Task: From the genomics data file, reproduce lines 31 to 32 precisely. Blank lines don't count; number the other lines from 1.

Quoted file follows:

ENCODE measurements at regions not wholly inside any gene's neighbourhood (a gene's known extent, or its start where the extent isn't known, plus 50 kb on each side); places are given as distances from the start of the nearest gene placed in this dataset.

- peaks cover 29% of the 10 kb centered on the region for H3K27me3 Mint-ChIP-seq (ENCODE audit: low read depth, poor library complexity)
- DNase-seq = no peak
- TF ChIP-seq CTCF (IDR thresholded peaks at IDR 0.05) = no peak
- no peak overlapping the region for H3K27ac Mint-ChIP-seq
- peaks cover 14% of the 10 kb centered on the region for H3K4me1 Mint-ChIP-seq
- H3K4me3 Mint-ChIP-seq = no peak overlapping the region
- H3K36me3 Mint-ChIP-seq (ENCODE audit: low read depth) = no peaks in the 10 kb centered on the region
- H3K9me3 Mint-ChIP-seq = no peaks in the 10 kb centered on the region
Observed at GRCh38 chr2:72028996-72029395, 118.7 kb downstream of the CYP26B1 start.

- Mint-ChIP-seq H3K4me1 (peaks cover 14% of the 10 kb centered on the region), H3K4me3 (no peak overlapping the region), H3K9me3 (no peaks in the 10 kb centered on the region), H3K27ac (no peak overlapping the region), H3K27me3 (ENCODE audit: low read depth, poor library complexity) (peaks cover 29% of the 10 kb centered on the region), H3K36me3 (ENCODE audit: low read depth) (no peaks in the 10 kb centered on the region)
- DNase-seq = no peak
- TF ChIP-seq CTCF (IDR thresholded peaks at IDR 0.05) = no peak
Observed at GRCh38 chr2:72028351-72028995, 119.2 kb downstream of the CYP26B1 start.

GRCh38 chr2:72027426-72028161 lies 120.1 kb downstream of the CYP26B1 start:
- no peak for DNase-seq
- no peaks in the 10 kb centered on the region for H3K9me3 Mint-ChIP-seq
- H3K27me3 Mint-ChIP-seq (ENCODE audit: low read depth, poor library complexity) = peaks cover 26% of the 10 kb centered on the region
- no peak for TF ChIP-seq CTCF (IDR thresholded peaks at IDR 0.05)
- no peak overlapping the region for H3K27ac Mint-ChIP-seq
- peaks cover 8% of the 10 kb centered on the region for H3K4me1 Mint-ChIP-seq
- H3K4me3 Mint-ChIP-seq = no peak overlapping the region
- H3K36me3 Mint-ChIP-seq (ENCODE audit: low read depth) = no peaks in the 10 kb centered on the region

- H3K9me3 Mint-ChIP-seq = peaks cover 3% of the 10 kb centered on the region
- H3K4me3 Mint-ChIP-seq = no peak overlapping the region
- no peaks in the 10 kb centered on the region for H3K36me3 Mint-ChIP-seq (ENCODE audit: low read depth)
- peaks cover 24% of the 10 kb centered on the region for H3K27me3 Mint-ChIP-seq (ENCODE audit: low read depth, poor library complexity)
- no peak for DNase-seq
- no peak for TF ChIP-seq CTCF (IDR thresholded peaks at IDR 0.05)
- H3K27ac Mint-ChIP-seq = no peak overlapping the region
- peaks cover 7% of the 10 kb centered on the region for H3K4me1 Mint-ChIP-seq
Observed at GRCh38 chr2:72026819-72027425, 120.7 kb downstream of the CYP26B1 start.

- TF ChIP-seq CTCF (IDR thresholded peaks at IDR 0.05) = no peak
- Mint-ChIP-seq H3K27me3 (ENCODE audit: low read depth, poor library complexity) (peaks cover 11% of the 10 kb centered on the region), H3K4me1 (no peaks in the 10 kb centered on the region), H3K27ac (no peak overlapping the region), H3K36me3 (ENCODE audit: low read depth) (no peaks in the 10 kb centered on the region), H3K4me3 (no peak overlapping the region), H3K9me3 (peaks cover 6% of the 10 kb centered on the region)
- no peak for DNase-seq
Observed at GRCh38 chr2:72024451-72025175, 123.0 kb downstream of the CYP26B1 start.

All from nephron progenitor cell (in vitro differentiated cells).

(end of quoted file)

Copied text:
- peaks cover 7% of the 10 kb centered on the region for H3K4me1 Mint-ChIP-seq
Observed at GRCh38 chr2:72026819-72027425, 120.7 kb downstream of the CYP26B1 start.